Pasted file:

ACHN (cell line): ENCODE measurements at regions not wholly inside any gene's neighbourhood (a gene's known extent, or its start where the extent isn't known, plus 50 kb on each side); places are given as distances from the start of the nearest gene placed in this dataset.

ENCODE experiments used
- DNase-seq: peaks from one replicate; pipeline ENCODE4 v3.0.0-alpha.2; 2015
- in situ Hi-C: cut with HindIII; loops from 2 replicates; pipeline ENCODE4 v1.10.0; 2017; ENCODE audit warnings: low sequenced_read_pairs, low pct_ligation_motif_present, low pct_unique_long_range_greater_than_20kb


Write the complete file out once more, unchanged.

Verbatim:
ACHN (cell line): ENCODE measurements at regions not wholly inside any gene's neighbourhood (a gene's known extent, or its start where the extent isn't known, plus 50 kb on each side); places are given as distances from the start of the nearest gene placed in this dataset.

ENCODE experiments used
- DNase-seq: peaks from one replicate; pipeline ENCODE4 v3.0.0-alpha.2; 2015
- in situ Hi-C: cut with HindIII; loops from 2 replicates; pipeline ENCODE4 v1.10.0; 2017; ENCODE audit warnings: low sequenced_read_pairs, low pct_ligation_motif_present, low pct_unique_long_range_greater_than_20kb